None of SPORTS ILLUSTRATED's editors has served as sparring partner for Floyd Patterson yet or even pitched batting practice before a World Series game. This, by general agreement, is just as well. But our Jeremiah Tax, who in this issue describes the wonders of the new Roosevelt Raceway, has lived dangerously lately, to the cheers of 39,000 people who two weeks ago in Delaware, Ohio watched the great pacer Torpid win the Little Brown Jug (SI, Sept. 30). Just before the race, Delvin Miller, the trainer who developed Adios, seized Tax and said: "I want you to warm up one of my horses."
This is an article from the Oct. 14, 1957 issue
"Are you crazy?" cried Tax, edging away. "This race is worth $70,000. I could ruin that horse!"
"Come on," said Miller, firmly.
A struggling Tax was backed into a vacant stall, hustled into silks and britches. "I could kill myself," he protested. Nobody seemed to care. A cap went on his head, a whip in his hand and there was Tax in a sulky behind a slavering beast named Meadow Rhythm.
"So I sat, my feet in the stirrups, spread-eagled behind that monster and waited for all hell to break loose. And nothing happened. The horse just stood there. Then I clucked to him, and off we went just like that—me and all the other Jug drivers. As we jogged past the stands, the announcer called off each entry. Now he bellowed out, 'Meadow Rhythm, driven by Jeremiah Tax, harness racing editor of SPORTS ILLUSTRATED. Glad to have you with us, Jeremiah. Let's give him a big welcome, folks!' I was sopping wet.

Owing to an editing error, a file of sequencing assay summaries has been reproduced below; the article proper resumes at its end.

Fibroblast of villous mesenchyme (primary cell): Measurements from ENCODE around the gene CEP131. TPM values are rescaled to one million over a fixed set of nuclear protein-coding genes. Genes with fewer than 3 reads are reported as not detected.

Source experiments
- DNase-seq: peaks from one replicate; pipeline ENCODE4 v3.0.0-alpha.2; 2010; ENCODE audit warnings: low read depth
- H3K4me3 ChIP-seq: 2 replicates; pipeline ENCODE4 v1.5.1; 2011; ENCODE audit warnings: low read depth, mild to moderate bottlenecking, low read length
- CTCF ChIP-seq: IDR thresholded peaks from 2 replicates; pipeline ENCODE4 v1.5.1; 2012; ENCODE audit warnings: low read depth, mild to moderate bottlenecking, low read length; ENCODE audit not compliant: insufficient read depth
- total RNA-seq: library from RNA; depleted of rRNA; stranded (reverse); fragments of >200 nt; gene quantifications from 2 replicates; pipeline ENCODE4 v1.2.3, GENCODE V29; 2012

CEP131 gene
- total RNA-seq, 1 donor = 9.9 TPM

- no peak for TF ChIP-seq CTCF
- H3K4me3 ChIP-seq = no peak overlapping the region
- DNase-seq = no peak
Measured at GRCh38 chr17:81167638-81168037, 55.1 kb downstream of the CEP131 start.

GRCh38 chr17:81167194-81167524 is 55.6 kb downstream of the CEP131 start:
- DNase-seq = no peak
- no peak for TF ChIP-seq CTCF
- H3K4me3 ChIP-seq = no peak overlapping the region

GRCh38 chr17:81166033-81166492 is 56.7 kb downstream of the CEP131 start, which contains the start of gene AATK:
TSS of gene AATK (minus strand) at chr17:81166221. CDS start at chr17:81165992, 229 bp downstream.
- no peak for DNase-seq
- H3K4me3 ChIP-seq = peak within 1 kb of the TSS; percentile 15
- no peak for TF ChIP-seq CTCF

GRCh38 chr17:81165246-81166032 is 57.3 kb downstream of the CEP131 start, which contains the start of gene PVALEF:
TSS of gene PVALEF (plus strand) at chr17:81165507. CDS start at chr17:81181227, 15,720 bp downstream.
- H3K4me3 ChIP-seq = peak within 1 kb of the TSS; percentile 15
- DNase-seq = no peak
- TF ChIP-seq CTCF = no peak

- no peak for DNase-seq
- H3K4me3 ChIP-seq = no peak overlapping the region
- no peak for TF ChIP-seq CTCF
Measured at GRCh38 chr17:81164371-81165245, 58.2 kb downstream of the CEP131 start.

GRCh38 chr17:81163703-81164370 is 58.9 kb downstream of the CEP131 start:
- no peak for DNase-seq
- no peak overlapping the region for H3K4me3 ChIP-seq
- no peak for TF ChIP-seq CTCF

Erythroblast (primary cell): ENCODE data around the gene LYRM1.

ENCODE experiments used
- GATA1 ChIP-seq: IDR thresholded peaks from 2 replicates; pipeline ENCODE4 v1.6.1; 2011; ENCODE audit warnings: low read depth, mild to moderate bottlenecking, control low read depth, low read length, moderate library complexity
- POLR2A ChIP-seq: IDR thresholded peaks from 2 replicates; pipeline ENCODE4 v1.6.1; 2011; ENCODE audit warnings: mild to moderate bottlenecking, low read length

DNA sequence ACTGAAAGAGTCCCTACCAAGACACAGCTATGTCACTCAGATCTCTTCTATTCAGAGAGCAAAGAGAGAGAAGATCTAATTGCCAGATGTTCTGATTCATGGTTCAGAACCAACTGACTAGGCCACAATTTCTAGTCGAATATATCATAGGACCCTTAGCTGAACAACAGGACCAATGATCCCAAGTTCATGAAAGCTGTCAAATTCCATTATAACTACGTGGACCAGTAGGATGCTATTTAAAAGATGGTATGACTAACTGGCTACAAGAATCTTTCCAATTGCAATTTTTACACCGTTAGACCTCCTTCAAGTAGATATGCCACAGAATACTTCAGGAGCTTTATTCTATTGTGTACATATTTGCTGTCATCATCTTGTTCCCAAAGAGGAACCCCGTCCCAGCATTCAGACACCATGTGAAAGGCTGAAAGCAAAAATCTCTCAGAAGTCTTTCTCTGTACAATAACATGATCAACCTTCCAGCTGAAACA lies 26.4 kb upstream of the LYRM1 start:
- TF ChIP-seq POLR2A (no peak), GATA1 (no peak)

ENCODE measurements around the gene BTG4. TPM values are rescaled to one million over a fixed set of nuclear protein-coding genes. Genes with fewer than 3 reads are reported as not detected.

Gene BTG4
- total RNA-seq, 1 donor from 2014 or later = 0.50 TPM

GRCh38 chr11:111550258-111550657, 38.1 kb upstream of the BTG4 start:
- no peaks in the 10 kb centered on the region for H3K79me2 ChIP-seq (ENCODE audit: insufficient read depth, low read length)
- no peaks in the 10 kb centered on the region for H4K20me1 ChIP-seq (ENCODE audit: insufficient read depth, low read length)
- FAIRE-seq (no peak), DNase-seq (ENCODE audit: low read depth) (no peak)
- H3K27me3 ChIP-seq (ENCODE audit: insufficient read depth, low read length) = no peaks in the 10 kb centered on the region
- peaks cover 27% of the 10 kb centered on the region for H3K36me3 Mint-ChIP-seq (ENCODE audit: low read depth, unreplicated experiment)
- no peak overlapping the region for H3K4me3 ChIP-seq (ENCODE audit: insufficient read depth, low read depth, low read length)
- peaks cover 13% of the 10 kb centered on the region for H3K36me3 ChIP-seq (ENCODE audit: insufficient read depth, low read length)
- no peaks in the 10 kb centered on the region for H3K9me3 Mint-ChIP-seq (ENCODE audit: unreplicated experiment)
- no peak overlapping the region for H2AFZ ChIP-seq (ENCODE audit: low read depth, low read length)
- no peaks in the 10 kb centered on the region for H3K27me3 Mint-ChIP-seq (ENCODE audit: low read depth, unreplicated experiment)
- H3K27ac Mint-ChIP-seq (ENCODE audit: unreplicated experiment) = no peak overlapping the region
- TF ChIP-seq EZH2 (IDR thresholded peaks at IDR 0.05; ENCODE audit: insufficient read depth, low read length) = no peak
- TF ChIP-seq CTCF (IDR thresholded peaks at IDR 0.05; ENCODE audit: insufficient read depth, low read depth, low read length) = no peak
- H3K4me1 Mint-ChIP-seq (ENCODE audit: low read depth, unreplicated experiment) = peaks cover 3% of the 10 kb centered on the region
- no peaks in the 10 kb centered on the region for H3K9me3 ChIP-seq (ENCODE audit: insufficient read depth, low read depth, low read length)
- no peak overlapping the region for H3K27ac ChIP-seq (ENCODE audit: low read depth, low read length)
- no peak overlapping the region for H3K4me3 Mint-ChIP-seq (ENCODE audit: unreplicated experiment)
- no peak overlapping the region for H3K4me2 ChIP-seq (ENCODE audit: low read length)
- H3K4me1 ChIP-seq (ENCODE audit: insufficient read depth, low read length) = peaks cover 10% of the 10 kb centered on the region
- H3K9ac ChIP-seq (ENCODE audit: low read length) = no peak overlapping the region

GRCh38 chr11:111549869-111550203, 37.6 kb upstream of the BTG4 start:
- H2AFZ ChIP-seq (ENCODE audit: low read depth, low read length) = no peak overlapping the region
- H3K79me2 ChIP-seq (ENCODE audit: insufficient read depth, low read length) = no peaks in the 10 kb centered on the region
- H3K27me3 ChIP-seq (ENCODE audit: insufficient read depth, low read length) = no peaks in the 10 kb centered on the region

"Well, we jogged our horses the wrong way of the track—me and the other Jug men—and then we turned around for a speedy 2:50 mile the right way. Meadow Rhythm behaved beautifully, held his gait and thoughtfully kept his tail out of my face. But when I turned him over to the groom after the warmup that gentleman seemed relieved—for some silly reason."
It would be hard to say just how this experience affected Meadow Rhythm. He placed fourth (handled by his regular driver) in his division of the Little Brown Jug and earned $2,200. The effect on Tax, however, was hard to miss. "Hey, driver," he was heard to bark after the race. "If I'd had a little more time to work on that horse I'd have made a winner of him."